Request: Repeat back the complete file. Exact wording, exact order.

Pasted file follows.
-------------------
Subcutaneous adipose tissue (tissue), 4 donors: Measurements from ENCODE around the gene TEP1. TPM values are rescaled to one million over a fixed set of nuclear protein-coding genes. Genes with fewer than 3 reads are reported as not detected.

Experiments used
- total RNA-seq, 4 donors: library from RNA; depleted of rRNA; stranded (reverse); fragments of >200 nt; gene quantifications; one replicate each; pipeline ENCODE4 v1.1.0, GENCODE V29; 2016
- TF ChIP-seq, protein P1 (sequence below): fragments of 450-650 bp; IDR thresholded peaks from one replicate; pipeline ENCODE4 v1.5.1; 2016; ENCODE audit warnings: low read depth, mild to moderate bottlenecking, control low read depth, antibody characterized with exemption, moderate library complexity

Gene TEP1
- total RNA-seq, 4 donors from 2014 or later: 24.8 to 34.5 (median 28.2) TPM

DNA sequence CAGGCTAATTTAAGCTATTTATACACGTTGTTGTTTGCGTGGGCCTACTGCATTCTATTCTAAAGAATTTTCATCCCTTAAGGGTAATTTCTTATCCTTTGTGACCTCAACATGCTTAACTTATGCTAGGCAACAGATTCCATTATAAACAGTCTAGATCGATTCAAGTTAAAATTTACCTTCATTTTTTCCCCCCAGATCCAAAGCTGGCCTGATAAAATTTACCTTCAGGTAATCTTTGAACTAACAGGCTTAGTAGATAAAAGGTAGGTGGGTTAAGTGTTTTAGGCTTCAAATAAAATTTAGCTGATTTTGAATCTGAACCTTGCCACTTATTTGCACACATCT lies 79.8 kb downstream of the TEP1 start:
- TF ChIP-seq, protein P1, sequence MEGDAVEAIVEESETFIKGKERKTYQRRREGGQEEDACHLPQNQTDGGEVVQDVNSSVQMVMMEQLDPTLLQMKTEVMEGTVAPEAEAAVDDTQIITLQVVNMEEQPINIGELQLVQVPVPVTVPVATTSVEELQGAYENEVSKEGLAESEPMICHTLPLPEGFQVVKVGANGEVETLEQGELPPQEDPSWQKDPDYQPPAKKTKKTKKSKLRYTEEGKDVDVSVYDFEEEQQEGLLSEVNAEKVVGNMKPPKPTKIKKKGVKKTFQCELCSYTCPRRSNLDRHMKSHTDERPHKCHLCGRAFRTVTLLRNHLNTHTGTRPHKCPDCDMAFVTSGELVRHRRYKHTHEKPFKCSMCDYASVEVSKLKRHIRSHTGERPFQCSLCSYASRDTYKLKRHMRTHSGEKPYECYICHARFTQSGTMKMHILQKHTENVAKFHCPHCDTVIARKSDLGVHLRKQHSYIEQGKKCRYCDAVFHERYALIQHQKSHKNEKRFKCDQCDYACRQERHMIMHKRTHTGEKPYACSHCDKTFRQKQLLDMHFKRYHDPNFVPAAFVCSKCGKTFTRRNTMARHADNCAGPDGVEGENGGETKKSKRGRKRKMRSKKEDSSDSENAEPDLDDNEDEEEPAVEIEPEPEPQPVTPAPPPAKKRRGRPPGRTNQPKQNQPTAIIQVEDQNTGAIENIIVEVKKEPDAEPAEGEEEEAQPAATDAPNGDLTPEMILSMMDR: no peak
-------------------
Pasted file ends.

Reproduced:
Subcutaneous adipose tissue (tissue), 4 donors: Measurements from ENCODE around the gene TEP1. TPM values are rescaled to one million over a fixed set of nuclear protein-coding genes. Genes with fewer than 3 reads are reported as not detected.

Experiments used
- total RNA-seq, 4 donors: library from RNA; depleted of rRNA; stranded (reverse); fragments of >200 nt; gene quantifications; one replicate each; pipeline ENCODE4 v1.1.0, GENCODE V29; 2016
- TF ChIP-seq, protein P1 (sequence below): fragments of 450-650 bp; IDR thresholded peaks from one replicate; pipeline ENCODE4 v1.5.1; 2016; ENCODE audit warnings: low read depth, mild to moderate bottlenecking, control low read depth, antibody characterized with exemption, moderate library complexity

Gene TEP1
- total RNA-seq, 4 donors from 2014 or later: 24.8 to 34.5 (median 28.2) TPM

DNA sequence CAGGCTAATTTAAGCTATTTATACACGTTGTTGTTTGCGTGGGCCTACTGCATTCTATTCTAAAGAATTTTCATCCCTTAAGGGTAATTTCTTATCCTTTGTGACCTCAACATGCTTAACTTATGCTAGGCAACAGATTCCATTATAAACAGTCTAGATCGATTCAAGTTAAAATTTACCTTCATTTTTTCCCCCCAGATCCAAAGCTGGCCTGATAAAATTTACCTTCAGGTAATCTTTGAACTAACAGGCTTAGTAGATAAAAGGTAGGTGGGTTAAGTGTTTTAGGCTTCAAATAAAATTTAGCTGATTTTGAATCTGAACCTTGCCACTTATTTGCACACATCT lies 79.8 kb downstream of the TEP1 start:
- TF ChIP-seq, protein P1, sequence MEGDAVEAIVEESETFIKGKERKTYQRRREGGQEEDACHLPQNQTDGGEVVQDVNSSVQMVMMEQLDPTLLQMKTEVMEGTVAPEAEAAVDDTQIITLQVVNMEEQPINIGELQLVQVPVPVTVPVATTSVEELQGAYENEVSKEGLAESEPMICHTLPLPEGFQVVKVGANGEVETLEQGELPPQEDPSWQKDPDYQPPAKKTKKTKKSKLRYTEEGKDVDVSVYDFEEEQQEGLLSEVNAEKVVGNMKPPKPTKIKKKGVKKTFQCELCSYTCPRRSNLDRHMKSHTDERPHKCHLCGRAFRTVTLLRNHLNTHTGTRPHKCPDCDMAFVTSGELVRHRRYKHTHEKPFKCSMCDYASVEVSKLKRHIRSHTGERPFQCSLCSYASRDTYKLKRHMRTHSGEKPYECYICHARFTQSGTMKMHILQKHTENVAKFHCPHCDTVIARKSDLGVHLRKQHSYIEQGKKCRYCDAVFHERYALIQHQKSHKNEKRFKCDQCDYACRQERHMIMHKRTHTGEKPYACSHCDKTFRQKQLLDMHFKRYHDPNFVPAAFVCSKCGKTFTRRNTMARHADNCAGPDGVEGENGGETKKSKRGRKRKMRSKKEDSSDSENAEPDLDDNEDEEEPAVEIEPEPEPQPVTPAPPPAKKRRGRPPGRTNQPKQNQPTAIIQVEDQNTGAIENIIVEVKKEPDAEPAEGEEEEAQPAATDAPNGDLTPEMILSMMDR: no peak